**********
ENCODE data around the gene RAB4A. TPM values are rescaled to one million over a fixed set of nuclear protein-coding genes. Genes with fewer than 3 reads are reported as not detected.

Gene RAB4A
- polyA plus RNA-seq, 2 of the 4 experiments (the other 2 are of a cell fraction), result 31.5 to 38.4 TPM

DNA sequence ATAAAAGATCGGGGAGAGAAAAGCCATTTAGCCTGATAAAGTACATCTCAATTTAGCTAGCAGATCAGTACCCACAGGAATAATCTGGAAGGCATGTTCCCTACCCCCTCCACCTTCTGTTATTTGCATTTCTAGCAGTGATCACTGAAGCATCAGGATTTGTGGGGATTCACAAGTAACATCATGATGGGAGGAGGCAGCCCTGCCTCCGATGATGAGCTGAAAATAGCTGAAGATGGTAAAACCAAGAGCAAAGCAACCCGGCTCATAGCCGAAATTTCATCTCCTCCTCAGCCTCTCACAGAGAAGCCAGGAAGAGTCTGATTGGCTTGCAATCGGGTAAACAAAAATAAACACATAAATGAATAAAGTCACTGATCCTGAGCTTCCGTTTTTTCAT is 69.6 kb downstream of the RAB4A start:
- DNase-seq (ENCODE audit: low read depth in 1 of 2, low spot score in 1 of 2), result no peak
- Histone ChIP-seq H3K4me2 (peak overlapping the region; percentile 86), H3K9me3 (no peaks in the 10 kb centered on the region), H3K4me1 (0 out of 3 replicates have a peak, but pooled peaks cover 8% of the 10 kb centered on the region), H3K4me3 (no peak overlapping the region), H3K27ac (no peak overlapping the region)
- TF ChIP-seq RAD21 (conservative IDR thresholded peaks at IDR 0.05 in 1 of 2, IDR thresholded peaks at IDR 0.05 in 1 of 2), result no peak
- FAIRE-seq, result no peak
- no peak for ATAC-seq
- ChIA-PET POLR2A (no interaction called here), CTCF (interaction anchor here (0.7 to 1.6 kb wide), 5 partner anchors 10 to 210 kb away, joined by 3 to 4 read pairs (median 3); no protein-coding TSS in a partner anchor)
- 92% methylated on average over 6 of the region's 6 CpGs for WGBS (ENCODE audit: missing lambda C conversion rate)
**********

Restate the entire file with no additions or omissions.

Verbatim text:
ENCODE data around the gene RAB4A. TPM values are rescaled to one million over a fixed set of nuclear protein-coding genes. Genes with fewer than 3 reads are reported as not detected.

Gene RAB4A
- polyA plus RNA-seq, 2 of the 4 experiments (the other 2 are of a cell fraction), result 31.5 to 38.4 TPM

DNA sequence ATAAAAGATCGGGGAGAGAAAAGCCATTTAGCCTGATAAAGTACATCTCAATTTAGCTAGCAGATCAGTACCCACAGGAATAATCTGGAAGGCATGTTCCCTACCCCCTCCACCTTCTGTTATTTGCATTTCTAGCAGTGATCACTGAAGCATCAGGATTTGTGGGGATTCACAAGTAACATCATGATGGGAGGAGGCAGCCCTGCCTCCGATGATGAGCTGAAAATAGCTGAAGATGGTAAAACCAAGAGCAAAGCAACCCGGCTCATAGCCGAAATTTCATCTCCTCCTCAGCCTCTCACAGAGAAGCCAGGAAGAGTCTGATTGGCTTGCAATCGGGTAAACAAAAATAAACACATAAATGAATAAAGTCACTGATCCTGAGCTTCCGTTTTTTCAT is 69.6 kb downstream of the RAB4A start:
- DNase-seq (ENCODE audit: low read depth in 1 of 2, low spot score in 1 of 2), result no peak
- Histone ChIP-seq H3K4me2 (peak overlapping the region; percentile 86), H3K9me3 (no peaks in the 10 kb centered on the region), H3K4me1 (0 out of 3 replicates have a peak, but pooled peaks cover 8% of the 10 kb centered on the region), H3K4me3 (no peak overlapping the region), H3K27ac (no peak overlapping the region)
- TF ChIP-seq RAD21 (conservative IDR thresholded peaks at IDR 0.05 in 1 of 2, IDR thresholded peaks at IDR 0.05 in 1 of 2), result no peak
- FAIRE-seq, result no peak
- no peak for ATAC-seq
- ChIA-PET POLR2A (no interaction called here), CTCF (interaction anchor here (0.7 to 1.6 kb wide), 5 partner anchors 10 to 210 kb away, joined by 3 to 4 read pairs (median 3); no protein-coding TSS in a partner anchor)
- 92% methylated on average over 6 of the region's 6 CpGs for WGBS (ENCODE audit: missing lambda C conversion rate)